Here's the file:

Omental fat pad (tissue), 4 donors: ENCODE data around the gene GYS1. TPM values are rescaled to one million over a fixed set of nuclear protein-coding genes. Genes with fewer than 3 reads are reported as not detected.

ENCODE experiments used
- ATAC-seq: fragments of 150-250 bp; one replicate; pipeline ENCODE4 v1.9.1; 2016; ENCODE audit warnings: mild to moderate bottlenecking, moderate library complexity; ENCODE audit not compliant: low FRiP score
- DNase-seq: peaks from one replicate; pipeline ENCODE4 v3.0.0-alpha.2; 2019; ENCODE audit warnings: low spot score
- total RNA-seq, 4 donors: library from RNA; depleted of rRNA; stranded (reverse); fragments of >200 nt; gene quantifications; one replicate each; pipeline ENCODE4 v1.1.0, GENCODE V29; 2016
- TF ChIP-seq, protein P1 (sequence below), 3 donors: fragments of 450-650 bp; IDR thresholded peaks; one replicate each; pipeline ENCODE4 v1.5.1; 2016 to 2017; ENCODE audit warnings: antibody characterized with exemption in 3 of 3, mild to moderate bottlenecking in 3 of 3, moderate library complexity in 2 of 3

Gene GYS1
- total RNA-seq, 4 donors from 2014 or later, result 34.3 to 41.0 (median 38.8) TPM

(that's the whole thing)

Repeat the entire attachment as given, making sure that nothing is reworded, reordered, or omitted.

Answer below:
Omental fat pad (tissue), 4 donors: ENCODE data around the gene GYS1. TPM values are rescaled to one million over a fixed set of nuclear protein-coding genes. Genes with fewer than 3 reads are reported as not detected.

ENCODE experiments used
- ATAC-seq: fragments of 150-250 bp; one replicate; pipeline ENCODE4 v1.9.1; 2016; ENCODE audit warnings: mild to moderate bottlenecking, moderate library complexity; ENCODE audit not compliant: low FRiP score
- DNase-seq: peaks from one replicate; pipeline ENCODE4 v3.0.0-alpha.2; 2019; ENCODE audit warnings: low spot score
- total RNA-seq, 4 donors: library from RNA; depleted of rRNA; stranded (reverse); fragments of >200 nt; gene quantifications; one replicate each; pipeline ENCODE4 v1.1.0, GENCODE V29; 2016
- TF ChIP-seq, protein P1 (sequence below), 3 donors: fragments of 450-650 bp; IDR thresholded peaks; one replicate each; pipeline ENCODE4 v1.5.1; 2016 to 2017; ENCODE audit warnings: antibody characterized with exemption in 3 of 3, mild to moderate bottlenecking in 3 of 3, moderate library complexity in 2 of 3

Gene GYS1
- total RNA-seq, 4 donors from 2014 or later, result 34.3 to 41.0 (median 38.8) TPM